In "Broadcast News," people use high-pressure jobs to avoid themselves. Newspapers, ad agencies, emergency rooms, and television stations are filled with people who love deadline stress' adrenalin rush. Even with enough time to finish a task, they wait to start, guaranteeing a scramble, and are always behind, always busy.
Ostensibly a romantic triangle, the film shows three people toying with the idea of love, but obsessed by TV work, as we see from the inside out. In one scene, a producer and tape editor sweat to get a report ready and on air in 52 seconds. All that matters is to make things look good; human issues are lost. People who deliver get rewarded, but yesterday's work is forgotten.
Jane Craig (Hunter) is a news writer-producer. Smart and fast, she knows the best-qualified person should cover a story. Her bright, aggressive reporter friend, Aaron Altman (Brooks), is among the best, but not great on camera. Jane meets Tom Grunick (Hurt), a sportscaster who blithely admits having little education, being a poor reader, and not up on events, but looks good and is at ease on camera. Jane is repelled by Tom's credentials, but she likes him - or his body. He's hired, quickly gets his Washington bosses' approval, and Aaron is eclipsed. Hunter is torn: Aaron loves her, and is the better reporter, but Tom wants to learn the news, and is sexier. All three characters are emotionally absent when they choose between love and work; they'd rather work. Jane talks Tom through a crucial live report by whispering into his earpiece; he later says it was like sex - but he never gets so excited about sex. Nor does she.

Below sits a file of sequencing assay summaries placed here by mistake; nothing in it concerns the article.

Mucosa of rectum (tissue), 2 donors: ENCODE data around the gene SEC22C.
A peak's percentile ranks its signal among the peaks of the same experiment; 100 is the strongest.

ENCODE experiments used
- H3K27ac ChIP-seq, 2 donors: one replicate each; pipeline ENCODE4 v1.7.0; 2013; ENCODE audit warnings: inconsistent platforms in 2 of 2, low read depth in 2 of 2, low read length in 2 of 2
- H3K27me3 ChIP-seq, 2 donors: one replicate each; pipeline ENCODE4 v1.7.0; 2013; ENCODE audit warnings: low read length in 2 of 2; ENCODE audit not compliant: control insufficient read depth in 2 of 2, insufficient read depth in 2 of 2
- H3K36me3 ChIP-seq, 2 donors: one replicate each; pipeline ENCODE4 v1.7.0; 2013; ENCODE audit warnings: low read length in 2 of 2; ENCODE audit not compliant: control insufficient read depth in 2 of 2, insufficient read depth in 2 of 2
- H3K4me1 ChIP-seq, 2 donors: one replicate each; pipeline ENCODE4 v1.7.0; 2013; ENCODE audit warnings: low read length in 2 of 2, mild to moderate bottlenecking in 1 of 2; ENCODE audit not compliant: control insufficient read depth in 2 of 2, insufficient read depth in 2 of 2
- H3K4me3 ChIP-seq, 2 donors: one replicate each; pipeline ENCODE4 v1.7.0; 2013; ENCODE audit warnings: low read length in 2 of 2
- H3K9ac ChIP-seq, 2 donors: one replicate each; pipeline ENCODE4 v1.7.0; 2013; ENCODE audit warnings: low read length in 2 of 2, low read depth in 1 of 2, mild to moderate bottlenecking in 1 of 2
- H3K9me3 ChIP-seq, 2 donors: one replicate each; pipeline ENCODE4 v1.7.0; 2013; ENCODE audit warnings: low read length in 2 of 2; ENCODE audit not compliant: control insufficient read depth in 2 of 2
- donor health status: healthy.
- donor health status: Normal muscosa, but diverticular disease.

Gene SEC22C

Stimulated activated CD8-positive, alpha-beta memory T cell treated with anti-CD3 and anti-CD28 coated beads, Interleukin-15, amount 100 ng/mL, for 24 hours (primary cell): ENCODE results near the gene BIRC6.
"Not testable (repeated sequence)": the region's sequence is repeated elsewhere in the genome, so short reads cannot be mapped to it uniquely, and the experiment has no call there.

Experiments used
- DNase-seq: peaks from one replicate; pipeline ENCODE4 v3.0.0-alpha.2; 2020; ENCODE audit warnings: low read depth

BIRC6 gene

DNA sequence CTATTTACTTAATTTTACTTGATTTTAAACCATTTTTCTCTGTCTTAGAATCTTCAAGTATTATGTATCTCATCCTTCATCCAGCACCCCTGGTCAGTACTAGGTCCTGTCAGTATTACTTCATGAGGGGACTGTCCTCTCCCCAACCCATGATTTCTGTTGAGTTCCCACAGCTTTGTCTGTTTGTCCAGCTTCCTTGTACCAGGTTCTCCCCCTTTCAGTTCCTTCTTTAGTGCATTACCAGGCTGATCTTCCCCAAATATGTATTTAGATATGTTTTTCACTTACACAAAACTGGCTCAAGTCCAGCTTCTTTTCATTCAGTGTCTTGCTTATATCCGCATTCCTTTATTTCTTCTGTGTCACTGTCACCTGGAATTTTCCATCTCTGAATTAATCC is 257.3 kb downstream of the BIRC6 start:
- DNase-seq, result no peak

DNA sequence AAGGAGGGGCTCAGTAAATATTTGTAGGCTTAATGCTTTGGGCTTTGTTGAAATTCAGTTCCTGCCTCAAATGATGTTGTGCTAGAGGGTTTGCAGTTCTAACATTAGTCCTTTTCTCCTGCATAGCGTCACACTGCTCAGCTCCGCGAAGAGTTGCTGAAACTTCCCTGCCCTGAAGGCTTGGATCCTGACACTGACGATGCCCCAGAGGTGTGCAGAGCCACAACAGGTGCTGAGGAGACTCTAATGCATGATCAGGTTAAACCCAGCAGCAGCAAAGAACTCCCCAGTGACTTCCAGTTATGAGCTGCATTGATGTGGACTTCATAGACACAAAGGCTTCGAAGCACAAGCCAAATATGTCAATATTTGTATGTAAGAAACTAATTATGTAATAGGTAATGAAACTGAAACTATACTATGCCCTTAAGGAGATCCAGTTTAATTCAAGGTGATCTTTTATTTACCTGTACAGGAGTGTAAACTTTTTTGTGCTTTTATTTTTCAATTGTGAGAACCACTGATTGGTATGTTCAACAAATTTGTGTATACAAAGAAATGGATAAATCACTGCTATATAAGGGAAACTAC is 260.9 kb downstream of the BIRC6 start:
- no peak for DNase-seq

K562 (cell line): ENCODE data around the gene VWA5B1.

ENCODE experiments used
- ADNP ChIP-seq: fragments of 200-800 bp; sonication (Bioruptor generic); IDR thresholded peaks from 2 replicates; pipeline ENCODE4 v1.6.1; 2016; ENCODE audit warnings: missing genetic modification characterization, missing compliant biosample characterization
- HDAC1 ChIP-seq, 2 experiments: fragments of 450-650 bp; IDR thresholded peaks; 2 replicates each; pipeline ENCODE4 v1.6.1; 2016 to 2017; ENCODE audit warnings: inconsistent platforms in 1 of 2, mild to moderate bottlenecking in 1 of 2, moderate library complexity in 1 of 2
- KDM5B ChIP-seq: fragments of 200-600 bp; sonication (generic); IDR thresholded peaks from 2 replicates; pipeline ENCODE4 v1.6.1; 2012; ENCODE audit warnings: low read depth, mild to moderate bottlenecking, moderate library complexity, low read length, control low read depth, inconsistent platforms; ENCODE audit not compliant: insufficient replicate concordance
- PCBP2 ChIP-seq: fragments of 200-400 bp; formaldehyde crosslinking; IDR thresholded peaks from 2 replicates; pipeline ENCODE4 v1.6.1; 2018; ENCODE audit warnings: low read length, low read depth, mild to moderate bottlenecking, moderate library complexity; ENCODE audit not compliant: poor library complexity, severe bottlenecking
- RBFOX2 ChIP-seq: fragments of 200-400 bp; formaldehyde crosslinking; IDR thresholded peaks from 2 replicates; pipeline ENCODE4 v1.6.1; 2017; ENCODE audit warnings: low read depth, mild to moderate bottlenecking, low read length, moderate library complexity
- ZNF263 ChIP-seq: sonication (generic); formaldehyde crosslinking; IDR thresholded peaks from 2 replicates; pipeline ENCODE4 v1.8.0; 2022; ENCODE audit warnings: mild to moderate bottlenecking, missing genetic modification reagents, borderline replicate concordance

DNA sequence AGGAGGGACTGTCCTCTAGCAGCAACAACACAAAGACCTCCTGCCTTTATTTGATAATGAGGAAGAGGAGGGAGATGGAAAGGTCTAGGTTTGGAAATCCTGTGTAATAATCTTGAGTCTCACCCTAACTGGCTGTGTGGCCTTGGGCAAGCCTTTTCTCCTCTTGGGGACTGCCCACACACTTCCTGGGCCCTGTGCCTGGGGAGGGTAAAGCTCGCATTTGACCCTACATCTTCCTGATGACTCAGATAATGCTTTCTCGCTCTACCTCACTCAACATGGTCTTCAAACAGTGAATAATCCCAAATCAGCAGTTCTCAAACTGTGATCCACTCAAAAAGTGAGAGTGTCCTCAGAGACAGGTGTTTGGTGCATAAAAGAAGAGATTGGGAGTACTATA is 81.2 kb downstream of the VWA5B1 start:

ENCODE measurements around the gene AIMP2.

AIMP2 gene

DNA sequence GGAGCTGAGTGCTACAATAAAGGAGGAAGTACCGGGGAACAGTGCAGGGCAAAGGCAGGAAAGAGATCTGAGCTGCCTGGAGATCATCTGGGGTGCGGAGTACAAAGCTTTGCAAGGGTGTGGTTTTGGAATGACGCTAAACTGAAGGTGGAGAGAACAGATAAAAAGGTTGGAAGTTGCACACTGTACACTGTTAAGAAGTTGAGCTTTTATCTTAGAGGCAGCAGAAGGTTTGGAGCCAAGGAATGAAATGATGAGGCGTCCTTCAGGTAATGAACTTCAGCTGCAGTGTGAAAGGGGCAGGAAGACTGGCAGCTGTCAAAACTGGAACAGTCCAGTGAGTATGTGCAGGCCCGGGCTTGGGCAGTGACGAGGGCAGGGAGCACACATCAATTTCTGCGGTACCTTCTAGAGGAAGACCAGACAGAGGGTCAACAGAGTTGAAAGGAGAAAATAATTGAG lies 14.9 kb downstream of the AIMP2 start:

The story centers around reports on date rape, as the film asks the larger question of whether TV news is becoming show business. Jack Nicholson in an unbilled role is a senior anchor, a curmudgeon whose high standards somehow allow him joy when his ratings jump after some questionable coverage.
The next anchor will be a Tom Grunick - great on camera but not skilled; the Aaron Altmans will be superior journalists in minor cities, and Jane will go on fighting deadlines, plus the one on her biological clock. "Broadcast News" says a lot about a kind of personality and certain relationships; it's not about meeting and falling in love. Brooks, almost alone among Hollywood filmmakers, knows some people have higher priorities than love, and deeper fears.
James L. Brooks
James L. Brooks
William Hurt, Albert Brooks, Holly Hunter, Lois Chiles, Joan Cusack, Robert Prosky
Television news; high-stress jobs;
Englsih Reviewer's Name:
When using above purchase link, type the movie name in Search Box that will appear, and select DVD or VHS.